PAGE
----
•   Abdominal
•   Pelvic
    – colposcopy
    – speculum
  Physical Exam
Documentation Map
                  Physical Findings
Extragenital findings:
  •   Anterior neck region 35%
  •   Inner thighs 24%
  •   Facial 18%
  •   Breasts, posterior thorax, upper extremities,
      sacral and abdominal areas 12%

  source Charity Hospital, New Orleans 1994
             Physical Findings
Most common site and type of injury:
 •   Posterior fourchette (70%)
      - tears
 •   Labia minora (53%)
      - abrasions
 •   Hymenal tissue (29%)
      - ecchymosis
 •   Fossa Navicularis (25%)
      - tears
      source: San Luis Obispo, California 1991
Colposcope is a binocular system of
lenses of varying magnification coupled
with a light source to which a video
monitor, 35mm camera, is attached

Modify light intensity to allow for
changes in magnification.
•   Non-invasive
•   Superior to gross visualization
•   Subtle injuries are visualized
•   Documentation using photography
•   Standard of care
Forensic Evidence Collection
•   Forensic evidence collection is
•   Technological advances contribute to
    documentation of objective findings
•   Prosecution rests on objective data
           Timing of Evidence
•   Examine patient ASAP to minimize the loss of

•   72 hour limit for obtaining forensic evidence
    not absolute

•   May collect evidence up to 5-7 days following
    an assault
            Evidence Kits
    Evidence kits should contain:

•   Instruction checklist

•   Forms

•   Materials for collecting and preserving
          Evidence Collection
•   Collect the evidence from patients as
    guided by the forensic history, physical
    exam, and evidence collection kit

•   Reduce potential contamination

•   Distinguish patient’s DNA from suspect’s
        Evidence Collection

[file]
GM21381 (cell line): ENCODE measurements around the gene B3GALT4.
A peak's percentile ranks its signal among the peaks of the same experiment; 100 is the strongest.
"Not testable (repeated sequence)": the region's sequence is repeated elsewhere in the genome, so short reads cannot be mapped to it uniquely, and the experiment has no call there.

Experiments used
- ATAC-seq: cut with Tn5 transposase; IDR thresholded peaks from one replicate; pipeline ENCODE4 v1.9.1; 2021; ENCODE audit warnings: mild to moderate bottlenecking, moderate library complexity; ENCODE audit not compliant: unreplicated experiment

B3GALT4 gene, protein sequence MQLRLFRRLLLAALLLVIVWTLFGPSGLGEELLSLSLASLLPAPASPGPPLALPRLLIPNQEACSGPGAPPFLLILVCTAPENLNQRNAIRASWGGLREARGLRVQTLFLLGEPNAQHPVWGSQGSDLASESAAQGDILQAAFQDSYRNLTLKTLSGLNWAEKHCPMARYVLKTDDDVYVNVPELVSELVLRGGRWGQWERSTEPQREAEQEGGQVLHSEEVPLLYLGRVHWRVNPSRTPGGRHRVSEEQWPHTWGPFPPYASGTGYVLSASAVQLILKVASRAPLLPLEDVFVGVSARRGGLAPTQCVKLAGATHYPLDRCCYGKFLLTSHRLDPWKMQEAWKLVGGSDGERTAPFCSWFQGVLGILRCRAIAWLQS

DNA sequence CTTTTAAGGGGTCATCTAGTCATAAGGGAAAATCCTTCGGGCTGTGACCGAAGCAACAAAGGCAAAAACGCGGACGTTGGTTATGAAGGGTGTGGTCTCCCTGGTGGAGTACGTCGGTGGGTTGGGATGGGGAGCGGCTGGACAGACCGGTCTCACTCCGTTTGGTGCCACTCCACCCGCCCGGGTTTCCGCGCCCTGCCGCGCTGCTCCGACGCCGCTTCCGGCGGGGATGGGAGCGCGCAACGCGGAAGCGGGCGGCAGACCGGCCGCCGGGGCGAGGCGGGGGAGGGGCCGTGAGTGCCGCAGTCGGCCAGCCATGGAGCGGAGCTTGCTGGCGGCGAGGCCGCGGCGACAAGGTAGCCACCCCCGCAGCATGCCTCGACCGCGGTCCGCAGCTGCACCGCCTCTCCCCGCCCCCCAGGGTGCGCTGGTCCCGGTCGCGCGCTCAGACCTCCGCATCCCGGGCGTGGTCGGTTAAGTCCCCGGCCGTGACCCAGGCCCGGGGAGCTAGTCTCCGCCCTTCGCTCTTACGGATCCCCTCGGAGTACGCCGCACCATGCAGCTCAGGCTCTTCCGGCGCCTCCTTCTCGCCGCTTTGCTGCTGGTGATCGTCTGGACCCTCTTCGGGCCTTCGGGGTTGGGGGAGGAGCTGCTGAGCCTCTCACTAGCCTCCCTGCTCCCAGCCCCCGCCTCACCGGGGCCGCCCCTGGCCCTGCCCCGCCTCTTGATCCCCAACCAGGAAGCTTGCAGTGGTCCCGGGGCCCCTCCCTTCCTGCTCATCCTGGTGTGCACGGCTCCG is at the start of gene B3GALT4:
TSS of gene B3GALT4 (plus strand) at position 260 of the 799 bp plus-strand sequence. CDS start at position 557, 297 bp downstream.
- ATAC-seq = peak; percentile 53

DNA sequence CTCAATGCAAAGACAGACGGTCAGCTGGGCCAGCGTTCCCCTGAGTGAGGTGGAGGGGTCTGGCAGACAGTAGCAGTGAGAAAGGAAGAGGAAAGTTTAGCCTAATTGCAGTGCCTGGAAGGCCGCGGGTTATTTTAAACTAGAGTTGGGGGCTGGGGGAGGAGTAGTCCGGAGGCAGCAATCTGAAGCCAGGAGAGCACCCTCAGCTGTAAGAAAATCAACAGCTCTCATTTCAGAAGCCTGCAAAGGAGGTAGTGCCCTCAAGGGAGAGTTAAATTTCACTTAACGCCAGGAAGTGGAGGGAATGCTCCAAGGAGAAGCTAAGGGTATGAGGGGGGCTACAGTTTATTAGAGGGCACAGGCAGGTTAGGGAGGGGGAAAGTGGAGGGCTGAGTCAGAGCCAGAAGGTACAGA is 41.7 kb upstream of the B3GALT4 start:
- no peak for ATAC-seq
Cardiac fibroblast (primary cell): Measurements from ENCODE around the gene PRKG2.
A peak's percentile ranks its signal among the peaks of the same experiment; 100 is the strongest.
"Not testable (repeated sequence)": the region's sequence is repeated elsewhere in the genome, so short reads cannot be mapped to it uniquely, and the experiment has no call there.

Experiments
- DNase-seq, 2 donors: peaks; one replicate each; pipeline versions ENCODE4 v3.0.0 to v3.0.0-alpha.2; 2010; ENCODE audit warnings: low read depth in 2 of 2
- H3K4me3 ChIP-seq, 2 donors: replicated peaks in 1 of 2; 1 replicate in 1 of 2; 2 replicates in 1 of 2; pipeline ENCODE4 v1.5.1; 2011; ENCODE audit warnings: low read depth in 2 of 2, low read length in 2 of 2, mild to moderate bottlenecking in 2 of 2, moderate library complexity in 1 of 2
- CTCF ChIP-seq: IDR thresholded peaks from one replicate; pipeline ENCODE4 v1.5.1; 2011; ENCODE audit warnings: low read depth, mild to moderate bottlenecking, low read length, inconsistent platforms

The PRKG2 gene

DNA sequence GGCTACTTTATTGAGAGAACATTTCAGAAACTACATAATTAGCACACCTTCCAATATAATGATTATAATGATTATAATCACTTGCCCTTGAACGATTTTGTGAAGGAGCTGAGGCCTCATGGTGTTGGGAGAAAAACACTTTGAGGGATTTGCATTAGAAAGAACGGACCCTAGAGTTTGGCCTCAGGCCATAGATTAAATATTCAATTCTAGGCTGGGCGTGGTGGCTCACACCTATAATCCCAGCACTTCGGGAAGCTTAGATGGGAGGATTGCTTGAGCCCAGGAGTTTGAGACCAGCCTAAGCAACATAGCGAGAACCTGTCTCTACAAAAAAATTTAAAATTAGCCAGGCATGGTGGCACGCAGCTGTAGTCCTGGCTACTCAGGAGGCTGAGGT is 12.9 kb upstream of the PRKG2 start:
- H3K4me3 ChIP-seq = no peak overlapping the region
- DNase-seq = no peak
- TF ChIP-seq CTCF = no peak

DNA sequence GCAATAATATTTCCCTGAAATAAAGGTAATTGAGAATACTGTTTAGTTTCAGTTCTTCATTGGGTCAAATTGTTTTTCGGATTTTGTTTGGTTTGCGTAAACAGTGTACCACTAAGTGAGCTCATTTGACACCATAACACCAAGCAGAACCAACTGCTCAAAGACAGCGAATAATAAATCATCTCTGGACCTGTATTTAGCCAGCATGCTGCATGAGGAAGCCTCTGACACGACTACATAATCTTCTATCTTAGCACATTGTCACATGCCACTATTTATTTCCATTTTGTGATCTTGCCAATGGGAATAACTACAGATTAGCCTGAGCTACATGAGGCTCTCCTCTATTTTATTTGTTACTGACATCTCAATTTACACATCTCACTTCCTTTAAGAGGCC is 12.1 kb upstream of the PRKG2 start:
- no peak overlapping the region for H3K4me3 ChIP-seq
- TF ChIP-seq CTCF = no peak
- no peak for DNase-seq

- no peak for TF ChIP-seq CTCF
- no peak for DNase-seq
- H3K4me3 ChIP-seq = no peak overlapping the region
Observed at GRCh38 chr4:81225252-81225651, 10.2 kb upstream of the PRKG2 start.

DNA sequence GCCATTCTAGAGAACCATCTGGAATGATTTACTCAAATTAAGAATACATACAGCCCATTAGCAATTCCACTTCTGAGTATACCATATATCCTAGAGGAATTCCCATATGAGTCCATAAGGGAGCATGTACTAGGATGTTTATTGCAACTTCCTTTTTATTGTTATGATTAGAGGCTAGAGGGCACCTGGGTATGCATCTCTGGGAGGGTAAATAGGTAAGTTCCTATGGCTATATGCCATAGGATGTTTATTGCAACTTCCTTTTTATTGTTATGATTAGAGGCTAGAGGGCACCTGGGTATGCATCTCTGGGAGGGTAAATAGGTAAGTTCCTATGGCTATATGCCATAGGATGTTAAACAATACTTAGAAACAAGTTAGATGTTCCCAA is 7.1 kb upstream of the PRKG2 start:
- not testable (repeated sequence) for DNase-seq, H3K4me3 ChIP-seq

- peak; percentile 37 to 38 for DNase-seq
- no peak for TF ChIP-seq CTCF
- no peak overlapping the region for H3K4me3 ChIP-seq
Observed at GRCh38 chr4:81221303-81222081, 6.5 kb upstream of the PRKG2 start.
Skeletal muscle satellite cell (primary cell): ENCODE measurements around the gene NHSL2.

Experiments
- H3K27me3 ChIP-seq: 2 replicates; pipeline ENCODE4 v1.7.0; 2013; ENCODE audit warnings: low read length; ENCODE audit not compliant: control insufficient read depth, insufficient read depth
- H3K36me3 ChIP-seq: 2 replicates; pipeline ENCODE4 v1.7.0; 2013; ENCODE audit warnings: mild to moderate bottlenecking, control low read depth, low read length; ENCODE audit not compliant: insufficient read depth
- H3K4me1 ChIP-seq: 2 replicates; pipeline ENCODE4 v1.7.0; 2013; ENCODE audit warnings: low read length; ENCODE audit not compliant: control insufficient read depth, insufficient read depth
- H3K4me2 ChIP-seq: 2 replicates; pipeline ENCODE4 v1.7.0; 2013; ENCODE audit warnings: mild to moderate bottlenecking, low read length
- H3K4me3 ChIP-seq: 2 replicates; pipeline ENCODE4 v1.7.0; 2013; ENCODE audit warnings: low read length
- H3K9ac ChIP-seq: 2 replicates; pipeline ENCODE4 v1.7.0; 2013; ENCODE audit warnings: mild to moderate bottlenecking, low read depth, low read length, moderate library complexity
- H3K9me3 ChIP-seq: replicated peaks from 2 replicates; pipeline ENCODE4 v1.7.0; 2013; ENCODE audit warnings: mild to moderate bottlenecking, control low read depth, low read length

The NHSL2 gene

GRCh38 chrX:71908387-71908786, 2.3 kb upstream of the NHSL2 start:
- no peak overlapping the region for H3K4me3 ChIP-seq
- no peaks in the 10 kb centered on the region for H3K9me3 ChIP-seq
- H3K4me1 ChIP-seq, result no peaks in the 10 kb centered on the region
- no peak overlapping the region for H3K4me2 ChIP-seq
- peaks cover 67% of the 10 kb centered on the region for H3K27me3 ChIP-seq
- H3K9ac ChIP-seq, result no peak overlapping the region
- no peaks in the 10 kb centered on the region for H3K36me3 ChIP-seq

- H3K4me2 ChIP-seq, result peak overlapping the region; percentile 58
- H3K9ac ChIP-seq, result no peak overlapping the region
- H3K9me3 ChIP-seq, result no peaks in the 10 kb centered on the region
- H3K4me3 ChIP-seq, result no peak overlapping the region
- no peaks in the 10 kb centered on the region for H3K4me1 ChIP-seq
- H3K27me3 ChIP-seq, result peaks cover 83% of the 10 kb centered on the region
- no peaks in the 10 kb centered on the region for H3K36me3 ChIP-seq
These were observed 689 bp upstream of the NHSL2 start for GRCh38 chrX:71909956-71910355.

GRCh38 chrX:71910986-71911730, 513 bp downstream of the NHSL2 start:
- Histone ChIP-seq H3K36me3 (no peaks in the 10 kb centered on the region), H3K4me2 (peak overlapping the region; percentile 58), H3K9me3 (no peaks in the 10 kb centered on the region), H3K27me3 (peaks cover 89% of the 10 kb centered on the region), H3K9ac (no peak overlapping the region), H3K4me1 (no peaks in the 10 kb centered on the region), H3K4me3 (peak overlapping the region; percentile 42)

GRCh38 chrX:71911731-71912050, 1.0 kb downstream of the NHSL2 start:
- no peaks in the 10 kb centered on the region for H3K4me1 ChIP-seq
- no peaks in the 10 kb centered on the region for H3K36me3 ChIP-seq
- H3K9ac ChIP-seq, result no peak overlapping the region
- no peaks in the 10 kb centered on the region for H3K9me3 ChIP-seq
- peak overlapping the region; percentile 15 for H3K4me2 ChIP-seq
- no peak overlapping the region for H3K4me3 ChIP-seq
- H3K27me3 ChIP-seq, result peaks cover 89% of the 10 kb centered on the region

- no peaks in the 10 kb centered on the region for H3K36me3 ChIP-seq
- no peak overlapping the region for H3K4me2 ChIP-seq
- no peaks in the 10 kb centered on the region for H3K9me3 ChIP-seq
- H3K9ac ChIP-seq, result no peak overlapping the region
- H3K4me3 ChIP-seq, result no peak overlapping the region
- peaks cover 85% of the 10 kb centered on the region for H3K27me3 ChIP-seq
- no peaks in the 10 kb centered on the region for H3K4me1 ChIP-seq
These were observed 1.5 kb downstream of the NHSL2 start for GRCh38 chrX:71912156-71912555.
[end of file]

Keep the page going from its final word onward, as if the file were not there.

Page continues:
•   Oral swabs
•   Swabs obtained from the anal, cervix
    and vaginal areas
•   Body fluids found on other areas
•   Pubic and head hairs
•   Debris
•   Toxicology specimens
     Preservation of Evidence
Follow jurisdictional policies

•   Drying
•   Packaging
•   Labeling
•   Sealing
     Preservation of evidence
•   Secure storage sites

•   Law enforcement should transfer
    evidence from the exam site to the
    crime laboratory

•   Maintain chain of custody
         Laboratory Tests

• Pregnancy screening
• Toxicology specimens
• Hepatitis B, C and HIV antibody testing
  with consent
Do not test for: STD

•   Prophylactic STD treatment
•   Hepatitis B vaccine
•   Emergency Contraception
•   Follow-up labs/exam
    •   HIV and HCV antibody testing in 3 and 6
    •   Completion of HBV vaccination
Follow CDC recommendations for treatment of:
• Syphilis
• Chlamydia
• Gonorrhea

• Trichomonas

• Bacterial Vaginosis

• Hepatitis B

• HIV postexposure therapy
   Long Term Health Care
• Hepatitis B and/or C
• Pregnancy
• Suicidal thoughts/actions
    Follow-up Examination

•   Detect new infections
•   Complete hepatitis B immunization
•   Complete counseling and treatment for
    other STDs
•   Opportunity to monitor compliance
    with previous treatments

•   Only do physical evaluations if patient is
    symptomatic and has not been treated

•   Repeat serologic tests for Syphilis, HIV in 6
    weeks, 3 months, and 6 months
   Special Concerns in the
    Correctional Setting
Does reporting deter inmates from
seeking help?

What happens when reporting does
more harm than good?
     Impact of Sexual Assault
•   Inmates, Staff, Society
    – Inmates:
          – STI, Substance Abuse, Suicide, RTS, May themselves
            become perpetrators
          – Little control
          – Contradiction in culture and rules
    – Staff:
          –    Unmanageable Anger
          –    Secondary Trauma
          –    Guilt
          –    Powerless
     Impact of Sexual Assault
•   Impact on Society
    • Spread of STI
    • Financial Burden for Treatment
    • Survivors may become the Rapist
    • Substance Abuse
       The Impact of Being
Incarcerated and Being a Survivor
Feelings of disorientation and anxiousness may make people
unable to follow rules

Sharing or talking about feelings may be a safety risk for an

Isolation may be a relief but it could also cause further trauma
Increased anger may cause acting out

Complex nature of “consent” can lead to self-blame
– Protective pairing

Multiple traumas exacerbate symptoms
• Sexual assault is a violent crime
• Forensic evidence collection is
  challenging and prosecution rests on
  objective data
• Victim-centered approach recognizing
  the need for timely, compassionate,
  respectful and appropriate care is vital
•   Understanding the types and location of
    injuries is crucial
•   Understanding the emotional impact will
    facilitate emotional recovery
•   Documentation of accurate historical data
    and physical findings
•   Clear management and follow-up plans will
    follow standard of care and offer a
    comprehensive evaluation.